When my husband and I were both graduate students on small stipends, cooking at home was a necessity and eating reasonably well was a challenge. A trip to our local natural foods store, which we thought we couldn’t afford, revolutionized our strategy and sparked my love affair with bulk departments. After moving to Troy, my need to find a new bulk department led us straight to Honest Weight. Although our finances are a little less lean these days, I still use a lot of the same strategies in my quest to eat good, whole, interesting food and enjoy all that Honest Weight has to offer while staying within my budget. I hope you’ll find the below tips helpful, too.
Check the Fresh Deals and Great Deals Circulars!
When I’m making my meal plan for the week and my grocery list, I always go to the Co-op website to see what’s on sale. A great deal on kale or chicken can inspire a meal, and I often stock up when I see sales on pantry items like rice, flour, or paper towels. It’s also the perfect opportunity to try that new vegetable, different grain, or unusual sauce! You can also opt in to have the circulars emailed to you, and can always find printed versions to your right once you walk into the store.
Shop the Perimeter
In any grocery store, you’ll typically find fresher items and whole foods on the outside edges of the store. Shopping the perimeter at the Co-op helps me to avoid that tasty-but-expensive cereal I’ve been eyeing. As many of the Grocery Department’s sale items are on endcaps, they’re easy to grab as you move along.
During these cold months, I miss my garden and Community Supported Agriculture (CSA) share, and thank my lucky stars for Honest Weight’s produce section. When organic isn’t in the budget, I know I can count on the Co-op to find locally grown veggies and fruits. Shopping the sales and buying seasonally helps to keep costs down, and I’ve found it helps to have a few produce standbys that fit your needs even when they aren’t on sale. This time of year, we love the spinach pillows!
Buy in Bulk
I. Love. Bulk. My squirrel heart loves the sight of a pantry with jars of colorful whole grains, beans, and flours – especially when they were bought on sale weeks ago. You can buy a little
quinoa for just one meal or fill a large container of sale-priced oats for several weeks’ worth of breakfasts. Bulk Department items are often cheaper per pound than the same items sold in the Grocery Department, and they come with the added bonus of paying for less packaging since you can bring your own container to use in Bulk (just have the container weighed at the Service Desk when you arrive, so the cashiers will know not to charge you for your container weight).
To save both your money and time, cook your dry beans or long-cooking grains in advance and freeze them flat in plastic storage bags. Beans only take a few hours on high in the slow cooker (even less in a pressure cooker!), and a bag of frozen beans is just as convenient as canned but much cheaper!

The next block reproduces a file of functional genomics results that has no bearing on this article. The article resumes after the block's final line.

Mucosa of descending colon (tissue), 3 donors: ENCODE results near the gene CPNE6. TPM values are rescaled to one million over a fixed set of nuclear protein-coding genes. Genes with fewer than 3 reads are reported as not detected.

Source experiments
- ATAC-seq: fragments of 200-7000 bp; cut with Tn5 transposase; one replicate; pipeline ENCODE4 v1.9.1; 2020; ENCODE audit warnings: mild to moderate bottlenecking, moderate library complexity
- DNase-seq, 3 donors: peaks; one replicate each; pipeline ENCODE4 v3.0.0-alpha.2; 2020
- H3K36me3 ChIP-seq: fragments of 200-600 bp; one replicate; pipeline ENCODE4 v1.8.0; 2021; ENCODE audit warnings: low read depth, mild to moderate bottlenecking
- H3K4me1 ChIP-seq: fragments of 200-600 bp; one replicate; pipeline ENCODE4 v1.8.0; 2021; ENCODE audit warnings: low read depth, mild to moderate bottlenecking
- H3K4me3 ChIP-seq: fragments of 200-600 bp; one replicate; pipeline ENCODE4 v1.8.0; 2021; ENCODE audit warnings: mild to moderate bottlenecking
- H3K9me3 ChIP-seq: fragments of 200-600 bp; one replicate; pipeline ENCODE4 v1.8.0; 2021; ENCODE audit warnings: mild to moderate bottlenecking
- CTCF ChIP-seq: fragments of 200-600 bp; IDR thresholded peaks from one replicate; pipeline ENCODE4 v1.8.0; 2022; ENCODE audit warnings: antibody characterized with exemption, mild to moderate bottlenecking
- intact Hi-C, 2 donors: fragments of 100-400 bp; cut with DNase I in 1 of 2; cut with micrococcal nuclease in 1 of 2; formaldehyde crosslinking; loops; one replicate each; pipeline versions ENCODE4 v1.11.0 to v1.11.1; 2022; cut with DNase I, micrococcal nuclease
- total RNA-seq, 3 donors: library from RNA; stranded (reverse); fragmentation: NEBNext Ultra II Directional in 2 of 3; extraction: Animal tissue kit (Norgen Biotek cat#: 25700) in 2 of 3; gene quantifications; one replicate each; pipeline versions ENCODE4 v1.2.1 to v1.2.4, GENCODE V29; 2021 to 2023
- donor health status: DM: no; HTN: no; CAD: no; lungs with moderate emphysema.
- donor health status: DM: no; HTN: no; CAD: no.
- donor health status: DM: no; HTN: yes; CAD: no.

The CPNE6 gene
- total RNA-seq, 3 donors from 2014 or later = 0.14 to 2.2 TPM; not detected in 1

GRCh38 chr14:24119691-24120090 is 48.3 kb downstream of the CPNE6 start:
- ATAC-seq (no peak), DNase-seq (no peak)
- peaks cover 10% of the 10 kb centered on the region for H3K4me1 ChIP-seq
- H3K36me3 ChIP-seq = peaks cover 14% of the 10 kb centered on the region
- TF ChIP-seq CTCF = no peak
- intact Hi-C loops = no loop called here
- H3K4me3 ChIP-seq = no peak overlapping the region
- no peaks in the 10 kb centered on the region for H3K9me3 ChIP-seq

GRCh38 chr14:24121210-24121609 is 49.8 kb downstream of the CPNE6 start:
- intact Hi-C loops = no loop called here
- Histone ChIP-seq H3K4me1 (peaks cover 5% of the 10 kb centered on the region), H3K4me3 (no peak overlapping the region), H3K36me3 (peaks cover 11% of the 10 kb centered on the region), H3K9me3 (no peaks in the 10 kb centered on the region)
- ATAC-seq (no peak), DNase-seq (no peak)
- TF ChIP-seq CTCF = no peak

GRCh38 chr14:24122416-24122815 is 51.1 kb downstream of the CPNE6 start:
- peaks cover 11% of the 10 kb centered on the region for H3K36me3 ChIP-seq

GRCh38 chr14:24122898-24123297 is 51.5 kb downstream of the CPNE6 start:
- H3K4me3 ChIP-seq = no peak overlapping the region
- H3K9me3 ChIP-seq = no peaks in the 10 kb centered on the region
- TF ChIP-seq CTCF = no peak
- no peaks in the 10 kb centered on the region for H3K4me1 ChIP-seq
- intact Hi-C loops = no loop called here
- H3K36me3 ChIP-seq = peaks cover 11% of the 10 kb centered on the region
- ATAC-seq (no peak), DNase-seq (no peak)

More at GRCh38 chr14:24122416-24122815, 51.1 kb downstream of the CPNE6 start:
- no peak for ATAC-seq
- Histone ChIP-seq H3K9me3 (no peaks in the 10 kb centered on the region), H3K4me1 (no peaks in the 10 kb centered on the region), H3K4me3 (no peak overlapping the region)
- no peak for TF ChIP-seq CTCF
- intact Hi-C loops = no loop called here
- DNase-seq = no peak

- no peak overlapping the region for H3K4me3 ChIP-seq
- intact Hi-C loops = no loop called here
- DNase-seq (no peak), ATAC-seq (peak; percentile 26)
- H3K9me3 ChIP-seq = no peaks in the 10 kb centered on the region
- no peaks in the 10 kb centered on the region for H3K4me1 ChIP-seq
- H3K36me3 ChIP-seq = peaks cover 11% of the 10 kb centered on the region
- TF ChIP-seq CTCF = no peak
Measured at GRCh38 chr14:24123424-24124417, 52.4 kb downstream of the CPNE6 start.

If you plan to experiment with a new recipe or food, the Bulk Department is your best friend. Buy just the two tablespoons of miso paste you need instead of a whole jar that might sit unused. Take a few tips from vegan cooks – get small bags of flax and chia for egg replacements and overnight puddings and try nutritional yeast as a cheesy topping – for easy, inexpensive and interesting ingredients and recipes. And whether you want to stock your pantry with dried herbs and spices that are new to you or tried and true, the prices and portion control offered by the Bulk Department simply cannot be beat.
Always check out the reduced bin in Bulk, the reduced bread basket to the far left of the bread shelves, and watch for last-minute sale stickers in the meat section. The Produce Department even offers ‘culled’ items for free! If you keep your eyes open, you can pick up a bag of discounted mystery coffee, try a new brand of gluten-free bread, get some nice cuts of beef (just toss it in the freezer when you get home, or cook it that day), or rescue a still tasty but not sellable piece of fruit from the waste stream.
Become a Shareholder or Member-Owner!
Seniors and students can take advantage of special discounts at the Co-op and Shareholders always get two percent off of their purchases – every little bit helps. If you have the time and ability, I strongly encourage becoming a Member-Owner. There are lots of opportunities to be a monthly or weekly member worker in different departments, by serving on committees, helping out at Co-op events… there is something for everyone! My husband and I have really enjoyed meeting new people, helping make the Co-op run, and we love to see the discount come off of the total bill each time we shop.
And perhaps the most important cost-saving tip of all – decide in advance what to buy as your one ‘treat.’ Maybe it is a nice piece of cheese, a fancy jam, that amazing local yogurt, a chocolate bar, a bottle of cider, or one of those tasty pastries from the bakery. Being mindful of your grocery budget is important, but approaching shopping (or anything!) from an attitude of deprivation will make you less likely to stick to your plan.
Do you have any tips you’d like to share? Let us know, and we’ll pass them along. Happy shopping, and happier eating!